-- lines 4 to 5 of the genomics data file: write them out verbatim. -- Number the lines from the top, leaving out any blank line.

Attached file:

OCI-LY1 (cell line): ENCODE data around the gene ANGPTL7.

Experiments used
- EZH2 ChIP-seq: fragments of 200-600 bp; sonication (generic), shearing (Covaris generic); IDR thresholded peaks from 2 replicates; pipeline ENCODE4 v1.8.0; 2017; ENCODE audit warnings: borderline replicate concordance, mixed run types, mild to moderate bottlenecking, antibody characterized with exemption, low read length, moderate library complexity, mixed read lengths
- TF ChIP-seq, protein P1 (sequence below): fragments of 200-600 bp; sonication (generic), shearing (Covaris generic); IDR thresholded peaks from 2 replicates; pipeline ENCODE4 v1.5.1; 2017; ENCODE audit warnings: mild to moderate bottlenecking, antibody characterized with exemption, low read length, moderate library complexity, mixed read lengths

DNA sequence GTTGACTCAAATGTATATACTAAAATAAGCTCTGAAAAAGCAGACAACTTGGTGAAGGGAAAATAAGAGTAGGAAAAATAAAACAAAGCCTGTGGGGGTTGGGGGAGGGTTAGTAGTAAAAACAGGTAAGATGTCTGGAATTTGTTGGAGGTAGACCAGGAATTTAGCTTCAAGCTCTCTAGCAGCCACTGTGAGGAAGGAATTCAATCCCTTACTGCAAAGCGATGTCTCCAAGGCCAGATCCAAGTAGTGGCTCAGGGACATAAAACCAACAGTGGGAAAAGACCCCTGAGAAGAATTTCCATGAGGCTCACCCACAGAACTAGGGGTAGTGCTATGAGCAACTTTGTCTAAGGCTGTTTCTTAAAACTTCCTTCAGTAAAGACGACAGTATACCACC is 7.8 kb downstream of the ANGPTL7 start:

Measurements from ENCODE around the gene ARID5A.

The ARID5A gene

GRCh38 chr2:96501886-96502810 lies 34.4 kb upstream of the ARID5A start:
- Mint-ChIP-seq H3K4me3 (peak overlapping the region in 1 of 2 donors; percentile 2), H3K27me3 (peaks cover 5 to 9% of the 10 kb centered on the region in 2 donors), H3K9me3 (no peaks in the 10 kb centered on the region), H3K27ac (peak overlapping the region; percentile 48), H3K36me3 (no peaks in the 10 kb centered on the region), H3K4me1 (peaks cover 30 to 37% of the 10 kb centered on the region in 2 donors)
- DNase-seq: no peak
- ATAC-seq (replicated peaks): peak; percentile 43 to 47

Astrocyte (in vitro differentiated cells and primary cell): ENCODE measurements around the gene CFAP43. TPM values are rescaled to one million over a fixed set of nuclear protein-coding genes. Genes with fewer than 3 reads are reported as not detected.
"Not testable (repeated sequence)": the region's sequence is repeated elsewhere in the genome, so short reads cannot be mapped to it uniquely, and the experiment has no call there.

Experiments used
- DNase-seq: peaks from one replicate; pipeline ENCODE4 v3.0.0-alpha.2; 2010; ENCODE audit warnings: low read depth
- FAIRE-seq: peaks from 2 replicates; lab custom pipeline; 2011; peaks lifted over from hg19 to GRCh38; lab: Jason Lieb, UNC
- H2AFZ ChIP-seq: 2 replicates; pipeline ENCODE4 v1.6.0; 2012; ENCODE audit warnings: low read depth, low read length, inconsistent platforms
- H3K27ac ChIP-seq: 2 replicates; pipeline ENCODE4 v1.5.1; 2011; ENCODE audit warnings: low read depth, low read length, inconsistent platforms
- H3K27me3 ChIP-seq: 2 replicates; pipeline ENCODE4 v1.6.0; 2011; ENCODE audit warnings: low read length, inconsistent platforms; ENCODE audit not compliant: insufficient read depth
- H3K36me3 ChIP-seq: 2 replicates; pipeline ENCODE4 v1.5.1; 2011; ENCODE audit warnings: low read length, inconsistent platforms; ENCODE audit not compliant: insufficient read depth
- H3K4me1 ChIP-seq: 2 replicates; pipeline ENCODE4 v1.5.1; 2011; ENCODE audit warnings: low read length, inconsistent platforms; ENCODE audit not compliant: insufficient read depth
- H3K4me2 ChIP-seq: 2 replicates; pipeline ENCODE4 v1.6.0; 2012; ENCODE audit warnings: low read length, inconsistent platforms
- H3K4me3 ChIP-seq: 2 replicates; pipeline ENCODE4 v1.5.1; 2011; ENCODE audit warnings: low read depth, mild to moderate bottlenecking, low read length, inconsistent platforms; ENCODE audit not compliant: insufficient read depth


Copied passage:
- TF ChIP-seq, protein P1 (sequence below): fragments of 200-600 bp; sonication (generic), shearing (Covaris generic); IDR thresholded peaks from 2 replicates; pipeline ENCODE4 v1.5.1; 2017; ENCODE audit warnings: mild to moderate bottlenecking, antibody characterized with exemption, low read length, moderate library complexity, mixed read lengths

DNA sequence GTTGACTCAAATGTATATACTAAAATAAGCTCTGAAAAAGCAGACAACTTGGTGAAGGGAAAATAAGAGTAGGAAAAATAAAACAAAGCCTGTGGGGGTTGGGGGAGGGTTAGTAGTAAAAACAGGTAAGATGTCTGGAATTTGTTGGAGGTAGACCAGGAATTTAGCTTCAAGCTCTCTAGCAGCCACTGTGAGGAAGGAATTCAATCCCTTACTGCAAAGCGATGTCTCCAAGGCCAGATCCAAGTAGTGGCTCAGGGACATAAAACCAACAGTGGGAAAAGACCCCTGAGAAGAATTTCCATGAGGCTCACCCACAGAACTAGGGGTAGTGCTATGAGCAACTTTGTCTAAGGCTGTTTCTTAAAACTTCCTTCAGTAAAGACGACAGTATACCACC is 7.8 kb downstream of the ANGPTL7 start: